The Story Of The Lost Kendama @ Street Delivery Craiova

Cris Pîrvu

During the late summer of 2018, a few friends of ours - Mirela Bercea, Ana-Maria Cratita, Patricia Ionescu and Corina Radu - organized the first Street Delivery event in Craiova. We were happy to be there too!

The event took place on Popa Şapcă Street, early September; it was a success because Corina, who has been living abroad for years, was persistent enough to offer her native town a space that people can reclaim and fill with fun activities. As a declaration of love for Craiova. Or as a manifesto.

We stretched our tent in the street, laid a beautifully colored quilt on the ground, and spread around several copies of The Story Of The Lost Kendama, some crayons, some drawing paper, and some colored chalk. For two and a half days, children of all ages came to our stand and read from the Story, looked at the illustrations, or simply drew kendamas on the ground.

 It was also interesting to talk to the children's parents: no matter what their reactions were, I found that discussing about Roma and intercultural education directly, far from the protective space of Facebook, is always a must.  Some of the parents were happy to discover a diverse children's book and were concerned by the damage done to Roma children by the hate speech and the discrimination so pervasive in our society; others had harsh replies that I will not repeat here because I am sure you can imagine them easily.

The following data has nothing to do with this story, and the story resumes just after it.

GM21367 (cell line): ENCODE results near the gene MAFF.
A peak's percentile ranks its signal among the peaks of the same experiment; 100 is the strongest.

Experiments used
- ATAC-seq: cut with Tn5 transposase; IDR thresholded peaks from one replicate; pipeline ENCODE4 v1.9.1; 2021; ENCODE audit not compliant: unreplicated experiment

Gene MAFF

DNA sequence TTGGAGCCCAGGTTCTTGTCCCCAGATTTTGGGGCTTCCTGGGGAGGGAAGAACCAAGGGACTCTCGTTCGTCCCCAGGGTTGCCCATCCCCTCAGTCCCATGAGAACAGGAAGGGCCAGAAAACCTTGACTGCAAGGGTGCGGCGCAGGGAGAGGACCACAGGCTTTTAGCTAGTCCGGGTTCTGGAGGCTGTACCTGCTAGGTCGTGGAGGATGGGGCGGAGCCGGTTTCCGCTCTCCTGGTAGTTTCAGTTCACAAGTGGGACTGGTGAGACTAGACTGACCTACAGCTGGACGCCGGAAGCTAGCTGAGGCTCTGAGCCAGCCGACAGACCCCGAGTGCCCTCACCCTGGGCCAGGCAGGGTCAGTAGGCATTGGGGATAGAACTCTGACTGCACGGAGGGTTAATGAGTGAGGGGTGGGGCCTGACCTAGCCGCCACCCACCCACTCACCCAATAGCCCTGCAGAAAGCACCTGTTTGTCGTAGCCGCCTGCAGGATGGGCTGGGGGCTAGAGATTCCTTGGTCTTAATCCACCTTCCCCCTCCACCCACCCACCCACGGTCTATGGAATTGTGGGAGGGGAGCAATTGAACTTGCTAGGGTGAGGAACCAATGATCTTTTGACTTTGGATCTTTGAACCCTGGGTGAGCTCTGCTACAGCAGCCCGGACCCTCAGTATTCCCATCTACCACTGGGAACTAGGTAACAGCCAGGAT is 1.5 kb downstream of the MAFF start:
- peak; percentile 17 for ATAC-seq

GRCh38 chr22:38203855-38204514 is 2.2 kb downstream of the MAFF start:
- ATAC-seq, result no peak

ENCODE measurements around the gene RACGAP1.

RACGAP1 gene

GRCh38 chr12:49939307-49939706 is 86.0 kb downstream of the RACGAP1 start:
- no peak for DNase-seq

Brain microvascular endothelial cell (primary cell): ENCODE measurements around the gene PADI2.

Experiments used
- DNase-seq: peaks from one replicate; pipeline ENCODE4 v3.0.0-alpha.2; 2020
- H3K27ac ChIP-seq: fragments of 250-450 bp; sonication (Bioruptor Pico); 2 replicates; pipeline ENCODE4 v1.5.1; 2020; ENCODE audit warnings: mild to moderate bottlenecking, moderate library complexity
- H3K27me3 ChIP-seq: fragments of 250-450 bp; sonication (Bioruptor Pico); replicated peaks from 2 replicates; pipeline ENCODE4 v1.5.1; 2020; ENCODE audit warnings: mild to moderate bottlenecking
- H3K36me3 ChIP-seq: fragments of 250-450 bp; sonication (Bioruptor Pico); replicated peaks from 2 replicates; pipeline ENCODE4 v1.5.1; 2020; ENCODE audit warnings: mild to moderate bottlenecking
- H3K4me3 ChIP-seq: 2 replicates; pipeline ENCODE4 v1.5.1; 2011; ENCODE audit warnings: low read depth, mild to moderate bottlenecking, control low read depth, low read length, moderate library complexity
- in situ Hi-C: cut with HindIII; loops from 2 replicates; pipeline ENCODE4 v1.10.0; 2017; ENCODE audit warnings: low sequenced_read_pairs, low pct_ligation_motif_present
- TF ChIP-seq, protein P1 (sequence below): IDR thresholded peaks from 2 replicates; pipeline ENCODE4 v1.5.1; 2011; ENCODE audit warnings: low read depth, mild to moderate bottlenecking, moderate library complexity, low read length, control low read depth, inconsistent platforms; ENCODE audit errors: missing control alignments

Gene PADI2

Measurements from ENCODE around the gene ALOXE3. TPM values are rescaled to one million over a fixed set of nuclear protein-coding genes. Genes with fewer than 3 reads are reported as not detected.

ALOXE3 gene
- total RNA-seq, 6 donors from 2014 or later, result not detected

I remember what my friend, Corina Radu, the main organizer of Street Delivery Craiova, kept telling me whenever she would see me strolling around, basking in the sun, away from our stand:

"Cris, go to your tent and talk to people because in Craiova we have no such projects and this is an important discussion to have."

And I went ... because we really have to have these discussions in the public space, where we can see each other, where we can listen to each other before deciding that our truth is the only one that matters. We should prevent ourselves from becoming that ''little tyrant'' who builds up walls of pride and unyielding certainties between people.

I want to invite you to take a moment and think about what Amin Maalouf, a Franco-Lebanese writer, says in his book, In The Name Of Identity: "For it is often the way we look to other people that imprisons them within their own narrowest allegiances. And it is also the way we look at them that may set them free."